The report also pointed out that despite the prominence of its research universities and the quality of its research, Maryland has lagged behind peer states in generating spinout companies. What role do incubator facilities play in this process?
There is actually a [University System of Maryland] Board of Regents workgroup that is trying to create a more supportive climate for university-based spinouts. We’ve invested in a new program called Tech Ventures, which is a startup-assistance program out of our College of Engineering that actually runs the incubator. We hired some people that have VC backgrounds. Our tech-commercialization office didn’t necessarily have the resources for this. But we’ve now changed that considerably in that these two dedicated people from the venture capital community, and who have lots of ties to the VC world, work with startups to identify faculty and/or technologies that would lend themselves to startups.
At least in our incubator, and I think increasingly in all university-related incubators, you’re going to see an increase in spinouts based on university-owned technology. You didn’t always have this, because some incubators historically have taken anyone who had an interesting technology. I think you’re going to see that crowded out because more university technology is going to be exploited via spinout companies [instead of] a model of licensing technology to an existing entity.
At what stage would a university spinout typically begin seeking space in an incubator? Would this be before they seek private funding?
Very much before that. The venture people are now financing much further down the pipeline, so there is very little seed financing available. Access to incubator space, even if it is providing minimal support, meaning an address, or bringing some credibility – because friends and angels are going to be more supportive of an entity that has a university address or affiliation – is very important. Biotech companies in particular have specialized equipment and space needs. I think you’re going to see universities mature their licensing model to include more spinouts. Georgia Tech, Stanford, and many other places now have a set of people that work on startups as opposed to licensing technologies. That’s much harder, it requires the university being involved with trying to find management capital, as well as financial capital, and the management capital is perhaps in shorter supply than the financial capital.
From an economic development standpoint, if we can do a startup as opposed to licensing something out to a company in California, even though we might generate more guaranteed revenue from the latter, having your technology embedded in the local community and having the researchers here can pay off more in a variety of ways that you can’t measure as easily.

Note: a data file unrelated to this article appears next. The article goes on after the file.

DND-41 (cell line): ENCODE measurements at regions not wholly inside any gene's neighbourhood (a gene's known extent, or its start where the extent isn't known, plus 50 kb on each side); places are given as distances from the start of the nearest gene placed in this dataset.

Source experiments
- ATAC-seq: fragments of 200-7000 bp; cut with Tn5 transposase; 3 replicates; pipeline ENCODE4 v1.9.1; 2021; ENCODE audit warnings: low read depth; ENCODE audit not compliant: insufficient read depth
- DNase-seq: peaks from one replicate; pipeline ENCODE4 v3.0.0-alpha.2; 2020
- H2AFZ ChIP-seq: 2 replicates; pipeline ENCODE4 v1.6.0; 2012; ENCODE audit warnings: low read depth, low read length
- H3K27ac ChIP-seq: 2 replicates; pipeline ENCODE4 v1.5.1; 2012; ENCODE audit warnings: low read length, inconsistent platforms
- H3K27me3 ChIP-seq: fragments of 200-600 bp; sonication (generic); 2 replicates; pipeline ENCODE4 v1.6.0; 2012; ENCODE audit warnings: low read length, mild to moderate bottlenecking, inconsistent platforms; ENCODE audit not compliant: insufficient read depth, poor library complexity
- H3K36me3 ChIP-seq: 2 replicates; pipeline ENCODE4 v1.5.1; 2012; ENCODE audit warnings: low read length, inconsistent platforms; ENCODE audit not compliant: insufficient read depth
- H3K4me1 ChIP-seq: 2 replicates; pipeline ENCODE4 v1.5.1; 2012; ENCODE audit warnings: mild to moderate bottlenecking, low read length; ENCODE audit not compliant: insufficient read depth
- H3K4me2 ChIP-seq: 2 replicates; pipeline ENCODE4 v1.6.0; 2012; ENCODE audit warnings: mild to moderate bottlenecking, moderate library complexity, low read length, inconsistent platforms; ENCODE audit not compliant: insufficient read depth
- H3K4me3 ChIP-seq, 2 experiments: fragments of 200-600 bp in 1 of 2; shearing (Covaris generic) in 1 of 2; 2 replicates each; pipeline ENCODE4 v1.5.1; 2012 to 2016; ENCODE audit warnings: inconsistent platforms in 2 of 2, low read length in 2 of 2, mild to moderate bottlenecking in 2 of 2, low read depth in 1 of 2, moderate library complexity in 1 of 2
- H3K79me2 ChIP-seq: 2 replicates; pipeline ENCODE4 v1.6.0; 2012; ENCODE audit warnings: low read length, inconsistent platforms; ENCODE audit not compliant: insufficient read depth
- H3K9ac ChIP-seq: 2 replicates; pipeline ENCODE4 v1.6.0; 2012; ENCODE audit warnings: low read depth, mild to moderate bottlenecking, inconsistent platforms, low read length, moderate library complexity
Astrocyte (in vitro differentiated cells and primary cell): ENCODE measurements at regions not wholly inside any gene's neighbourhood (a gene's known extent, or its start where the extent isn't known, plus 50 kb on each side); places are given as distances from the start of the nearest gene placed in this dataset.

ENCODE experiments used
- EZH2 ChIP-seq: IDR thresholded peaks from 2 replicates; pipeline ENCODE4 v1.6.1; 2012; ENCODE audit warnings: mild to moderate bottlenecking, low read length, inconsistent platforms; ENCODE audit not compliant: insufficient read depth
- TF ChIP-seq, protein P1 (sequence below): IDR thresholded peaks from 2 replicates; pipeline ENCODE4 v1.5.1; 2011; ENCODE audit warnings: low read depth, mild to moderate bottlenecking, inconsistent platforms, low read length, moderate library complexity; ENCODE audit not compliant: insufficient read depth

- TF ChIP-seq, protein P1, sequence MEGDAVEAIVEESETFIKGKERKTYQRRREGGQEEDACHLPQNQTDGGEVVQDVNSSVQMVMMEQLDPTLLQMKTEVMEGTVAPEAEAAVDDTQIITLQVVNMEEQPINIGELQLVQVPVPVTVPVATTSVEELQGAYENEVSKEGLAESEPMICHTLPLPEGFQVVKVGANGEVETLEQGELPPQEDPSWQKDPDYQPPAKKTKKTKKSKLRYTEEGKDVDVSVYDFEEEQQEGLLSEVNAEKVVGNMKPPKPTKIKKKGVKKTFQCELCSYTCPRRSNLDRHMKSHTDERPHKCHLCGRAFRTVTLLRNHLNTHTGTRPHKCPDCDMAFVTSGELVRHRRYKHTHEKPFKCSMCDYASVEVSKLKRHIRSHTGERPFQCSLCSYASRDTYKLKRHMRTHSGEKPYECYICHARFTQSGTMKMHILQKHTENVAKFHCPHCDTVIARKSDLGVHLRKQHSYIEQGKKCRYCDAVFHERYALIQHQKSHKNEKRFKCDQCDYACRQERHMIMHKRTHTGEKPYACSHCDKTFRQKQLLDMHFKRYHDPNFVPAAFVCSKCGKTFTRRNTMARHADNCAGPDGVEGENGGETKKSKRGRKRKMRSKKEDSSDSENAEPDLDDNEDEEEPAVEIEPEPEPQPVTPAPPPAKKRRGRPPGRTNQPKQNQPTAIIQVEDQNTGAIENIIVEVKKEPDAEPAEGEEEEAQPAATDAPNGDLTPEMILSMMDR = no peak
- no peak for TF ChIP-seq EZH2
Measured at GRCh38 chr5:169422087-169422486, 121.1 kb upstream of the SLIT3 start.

And from a reporting standpoint, an [Association of University Technology Managers] report might indicate that our numbers would be better if we had just licensed out technologies, but it’s more complex than that. We don’t have good metrics for measuring startups other than counting their actual creation. The AUTM survey tells you the number of startups that were launched, but not the impact they might have had on the local economy.
Regarding the biotech industry, the report indicates that the total employment of current incubator tenants in the state was dominated by IT-related fields, while the total employment of incubator graduates was dominated by scientific research and pharmaceutical and medical manufacturing. This seems to indicate that incubators are currently housing more IT-related tenants and fewer life sciences tenants.
Well, there’s no question that the data shows that scientific research and medical manufacturing incubator graduates are having a bigger impact on the state than do the IT incubator graduates in terms of employment. But I’m not certain that we are currently housing more IT-related tenants in our incubators than we have in the past since the report doesn’t have historical data on this point. But one possible interpretation is that because biotech [companies are] capital-intensive, once they graduate from an incubator they will stay in a region. The bio-firms appear to be a little more localized to where they were born, whereas IT-related incubator grads can be merged and relocated fairly easily to other regions.
The report also identified that graduating from incubators is difficult for many tenants, especially those in the life sciences, due to lack of funding or additional avenues for growth. This is often cited as a problem by university startup companies in general. What types of programs are needed or are being considered in Maryland to address this?
On the financing side, we have a pretty robust network of incubators, and we actually have recently started the country’s first state association of research parks called Research Parks Maryland. We are also developing extensive angel networks. Since the venture people have moved even farther down [the pipeline], angel financing becomes even more important. We’ve hosted a couple of events, and Johns Hopkins will be hosting some similar events, in an attempt to create a more robust angel network for some of these companies.
Also, [Governor Martin O’Malley’s] life sciences advisory board [established last year] is writing [a] strategic plan for biotechnology and the life sciences industry, and that is going to come out in the late summer or early fall. My guess is that you’re going to see a lot of ideas about tweaking tax credits for investment. The state of Maryland does have a biotech venture tax credit, and I think you’ll see some other initiatives of that type that focus on earlier-stage operations. I’m not involved with this, but we are all aware that it is coming out, and that there will be a lot of discussion about helping finance early-stage biotech companies.